On Veterans Day, thousands of people will hear the plaintive echoes of taps. Taped versions of this music are becoming more common, but volunteers are ready and willing to play it live.
Its 24 notes form the most famous of bugle calls and will be heard throughout the country this Veterans Day. It turned 150 this year, but whatever its age, taps will never get old.
“It’s a tune that’s easily recognized in the first couple notes,” says bugler Jari Villanueva. “It’s a song that touches people in so many ways, and affects people in so many ways.”
Many count Villanueva as the nation’s foremost expert on military bugle calls, particularly taps. He’s performed the call for thousands of funerals and memorial events at Arlington National Cemetery and others.
Additionally, he was the curator of the taps exhibit at Arlington. Villanueva was inducted into the Buglers Hall of Fame in 2007. He was the first active duty bugler ever so honored.
“It’s a call played every single day in virtually every corner of the nation,” offers Villanueva. “I don’t know any other piece of music like that.”
Is It Live?
However, increasingly when people hear taps at funerals and memorial events, they’re not listening to the “real” thing. Instead they’re hearing recordings of taps playing from the bells of “ceremonial bugles.”
Tom Day, founder of Bugles Across America, says live playing of taps is easier to get than many realize. His organization is dedicated to preserving live playing of the revered bugle call.
Participants in the 150th anniversary of taps ceremony included Jari Villanueva, bugle historian (second from left).
Day has performed taps at thousands of funerals for fallen servicemembers and veterans. He started as a Chicago youth in the Norwood Park Drum and Bugle Corps.
“The (Veterans of Foreign Wars) came over to our corps and asked, ‘Who can play taps?’” he remarks. “I raised my hand.”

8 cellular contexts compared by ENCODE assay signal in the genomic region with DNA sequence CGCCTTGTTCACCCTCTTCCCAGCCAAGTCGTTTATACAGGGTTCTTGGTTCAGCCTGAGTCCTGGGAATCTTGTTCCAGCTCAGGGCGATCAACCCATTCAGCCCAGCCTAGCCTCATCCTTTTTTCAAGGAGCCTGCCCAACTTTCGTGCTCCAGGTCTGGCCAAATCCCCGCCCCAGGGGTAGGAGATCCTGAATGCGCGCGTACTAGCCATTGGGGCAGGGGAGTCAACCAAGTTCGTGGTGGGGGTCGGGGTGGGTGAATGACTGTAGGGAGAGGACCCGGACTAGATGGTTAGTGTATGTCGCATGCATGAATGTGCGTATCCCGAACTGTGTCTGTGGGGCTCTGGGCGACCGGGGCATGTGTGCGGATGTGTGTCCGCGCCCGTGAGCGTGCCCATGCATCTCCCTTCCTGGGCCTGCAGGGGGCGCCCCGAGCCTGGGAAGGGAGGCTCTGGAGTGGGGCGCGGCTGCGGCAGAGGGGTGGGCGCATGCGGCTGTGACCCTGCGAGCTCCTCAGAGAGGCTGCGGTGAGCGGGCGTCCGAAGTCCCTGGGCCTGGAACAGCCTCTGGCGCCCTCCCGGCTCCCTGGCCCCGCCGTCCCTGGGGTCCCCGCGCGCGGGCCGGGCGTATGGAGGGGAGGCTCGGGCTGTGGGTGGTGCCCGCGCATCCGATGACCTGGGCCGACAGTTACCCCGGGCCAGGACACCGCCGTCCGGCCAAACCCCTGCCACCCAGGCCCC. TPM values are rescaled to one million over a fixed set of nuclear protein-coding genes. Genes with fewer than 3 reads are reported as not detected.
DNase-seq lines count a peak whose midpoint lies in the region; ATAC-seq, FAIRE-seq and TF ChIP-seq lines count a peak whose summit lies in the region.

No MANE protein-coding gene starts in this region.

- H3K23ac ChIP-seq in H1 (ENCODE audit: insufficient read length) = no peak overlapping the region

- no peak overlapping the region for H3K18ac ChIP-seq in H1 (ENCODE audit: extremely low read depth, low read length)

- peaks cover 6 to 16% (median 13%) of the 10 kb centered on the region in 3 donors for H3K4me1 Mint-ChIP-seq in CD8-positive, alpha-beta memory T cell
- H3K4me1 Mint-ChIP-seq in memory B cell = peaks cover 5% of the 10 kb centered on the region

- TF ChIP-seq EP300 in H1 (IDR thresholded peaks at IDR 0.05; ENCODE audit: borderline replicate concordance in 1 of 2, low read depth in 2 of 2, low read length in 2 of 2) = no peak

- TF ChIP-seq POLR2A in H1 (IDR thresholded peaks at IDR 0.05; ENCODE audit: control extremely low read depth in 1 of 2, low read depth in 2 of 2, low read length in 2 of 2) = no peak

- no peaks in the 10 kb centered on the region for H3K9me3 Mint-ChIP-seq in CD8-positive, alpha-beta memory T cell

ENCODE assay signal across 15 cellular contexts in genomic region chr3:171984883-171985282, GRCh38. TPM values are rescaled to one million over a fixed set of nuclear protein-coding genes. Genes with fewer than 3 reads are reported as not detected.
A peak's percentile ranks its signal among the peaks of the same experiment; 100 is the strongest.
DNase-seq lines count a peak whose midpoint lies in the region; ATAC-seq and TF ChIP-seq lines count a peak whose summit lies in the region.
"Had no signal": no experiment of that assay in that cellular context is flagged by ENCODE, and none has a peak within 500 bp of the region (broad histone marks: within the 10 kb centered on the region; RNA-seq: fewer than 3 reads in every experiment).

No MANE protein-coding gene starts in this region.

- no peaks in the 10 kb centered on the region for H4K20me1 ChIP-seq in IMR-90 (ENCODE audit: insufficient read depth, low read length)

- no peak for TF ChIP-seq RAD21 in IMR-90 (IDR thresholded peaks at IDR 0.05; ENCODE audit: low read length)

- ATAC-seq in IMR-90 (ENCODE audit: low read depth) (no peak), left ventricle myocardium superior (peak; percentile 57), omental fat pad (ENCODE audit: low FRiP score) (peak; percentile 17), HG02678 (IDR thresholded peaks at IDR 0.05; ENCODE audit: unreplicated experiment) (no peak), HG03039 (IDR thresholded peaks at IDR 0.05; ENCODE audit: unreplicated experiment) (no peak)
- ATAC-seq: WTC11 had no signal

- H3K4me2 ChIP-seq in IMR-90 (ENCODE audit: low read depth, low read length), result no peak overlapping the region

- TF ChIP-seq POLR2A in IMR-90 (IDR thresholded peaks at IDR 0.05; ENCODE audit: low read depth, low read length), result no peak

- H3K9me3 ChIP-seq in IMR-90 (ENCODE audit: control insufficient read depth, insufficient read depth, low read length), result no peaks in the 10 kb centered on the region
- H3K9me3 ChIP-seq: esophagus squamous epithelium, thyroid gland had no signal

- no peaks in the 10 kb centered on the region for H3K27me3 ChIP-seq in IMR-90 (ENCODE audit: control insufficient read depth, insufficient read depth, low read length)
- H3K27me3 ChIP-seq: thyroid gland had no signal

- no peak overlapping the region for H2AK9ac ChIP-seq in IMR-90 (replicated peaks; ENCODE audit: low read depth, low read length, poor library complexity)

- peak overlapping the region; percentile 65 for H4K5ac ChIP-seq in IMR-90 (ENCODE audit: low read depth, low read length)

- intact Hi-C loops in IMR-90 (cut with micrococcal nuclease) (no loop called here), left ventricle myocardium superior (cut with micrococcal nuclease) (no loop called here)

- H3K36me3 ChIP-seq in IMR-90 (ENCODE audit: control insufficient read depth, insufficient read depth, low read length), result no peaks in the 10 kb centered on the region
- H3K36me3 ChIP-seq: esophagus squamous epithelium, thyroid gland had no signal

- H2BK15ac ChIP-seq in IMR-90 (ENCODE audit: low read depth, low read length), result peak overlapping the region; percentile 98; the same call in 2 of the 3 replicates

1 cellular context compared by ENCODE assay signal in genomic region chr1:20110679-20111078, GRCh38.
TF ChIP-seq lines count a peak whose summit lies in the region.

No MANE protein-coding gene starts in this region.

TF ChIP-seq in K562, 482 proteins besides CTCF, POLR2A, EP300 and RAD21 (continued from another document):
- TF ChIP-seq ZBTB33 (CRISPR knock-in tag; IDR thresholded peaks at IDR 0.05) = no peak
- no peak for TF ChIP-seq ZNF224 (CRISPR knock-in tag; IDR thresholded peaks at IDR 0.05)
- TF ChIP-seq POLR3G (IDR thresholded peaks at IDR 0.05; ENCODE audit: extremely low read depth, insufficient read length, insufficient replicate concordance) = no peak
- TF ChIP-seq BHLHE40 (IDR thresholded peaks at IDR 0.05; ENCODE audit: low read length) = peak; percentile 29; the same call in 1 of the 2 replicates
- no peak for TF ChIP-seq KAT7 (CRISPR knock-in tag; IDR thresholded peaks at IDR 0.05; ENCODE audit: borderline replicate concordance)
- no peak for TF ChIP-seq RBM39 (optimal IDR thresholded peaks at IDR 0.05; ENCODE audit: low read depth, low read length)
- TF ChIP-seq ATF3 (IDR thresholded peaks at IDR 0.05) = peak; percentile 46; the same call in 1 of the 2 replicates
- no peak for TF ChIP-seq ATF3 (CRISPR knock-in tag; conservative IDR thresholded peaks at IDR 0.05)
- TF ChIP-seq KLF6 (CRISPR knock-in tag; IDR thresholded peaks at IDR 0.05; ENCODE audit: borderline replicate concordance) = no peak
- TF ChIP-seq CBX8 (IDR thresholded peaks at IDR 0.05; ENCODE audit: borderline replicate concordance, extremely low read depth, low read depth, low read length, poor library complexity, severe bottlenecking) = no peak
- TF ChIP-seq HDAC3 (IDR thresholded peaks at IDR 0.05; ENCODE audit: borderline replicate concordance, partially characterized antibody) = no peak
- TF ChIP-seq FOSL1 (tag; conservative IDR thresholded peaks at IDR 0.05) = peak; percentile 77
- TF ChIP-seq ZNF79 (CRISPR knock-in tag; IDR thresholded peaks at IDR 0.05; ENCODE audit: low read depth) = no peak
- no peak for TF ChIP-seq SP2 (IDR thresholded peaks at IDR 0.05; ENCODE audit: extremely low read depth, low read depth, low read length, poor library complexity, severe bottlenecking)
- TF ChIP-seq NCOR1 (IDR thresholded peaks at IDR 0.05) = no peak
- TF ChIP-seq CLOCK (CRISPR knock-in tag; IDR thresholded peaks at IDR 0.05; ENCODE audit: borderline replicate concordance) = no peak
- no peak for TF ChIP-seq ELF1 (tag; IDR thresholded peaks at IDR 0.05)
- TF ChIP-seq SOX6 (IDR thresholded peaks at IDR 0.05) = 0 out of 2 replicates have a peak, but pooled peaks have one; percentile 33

Shortly thereafter, he was performing taps at a funeral. That was in 1950. Day is still playing taps at funerals and memorial events.
Under the Department of Defense’s Honoring Those Who Served program, veterans qualify for military funeral honors, including the playing of taps.
As many veterans and their families have taken advantage of the program, the need for buglers outstripped the military’s supply. Ceremonial bugles, which require no horn skills, are used to make up for the shortfall. A ceremonial bugle has a recording of taps on a device that’s inserted into the instrument’s bell. The bugle is held to the lips as though one is playing as it sounds taps.
“It’s discouraging,” Villanueva offers. “You’d much rather see a live player out there, than to see a reliance on the recording all the time. There’s a sound difference in the quality.”
Day says that with thousands of horn players in its database, Bugles Across America can almost always get volunteers to funerals and events to play taps.
One of those volunteer buglers is John Murphy. He says families should quickly tell funeral homes handling veterans’ burials that they want live performances of taps, and not settle for anything else.
“If the military says, ‘We have a bugler,’ ask them if it’s a live bugler,” Murphy says. “If it’s not, then ask (the funeral home) for a live bugler.”
Day says anyone with any horn experience can learn or, more likely, remember how to play taps in short order.
A Taps Tale
Taps’ haunting beauty has a mystique that evokes melancholy images that easily spin themselves into fantastic tales. One of the most circulated tales about taps involves Civil War Union Capt. Robert Ellicombe.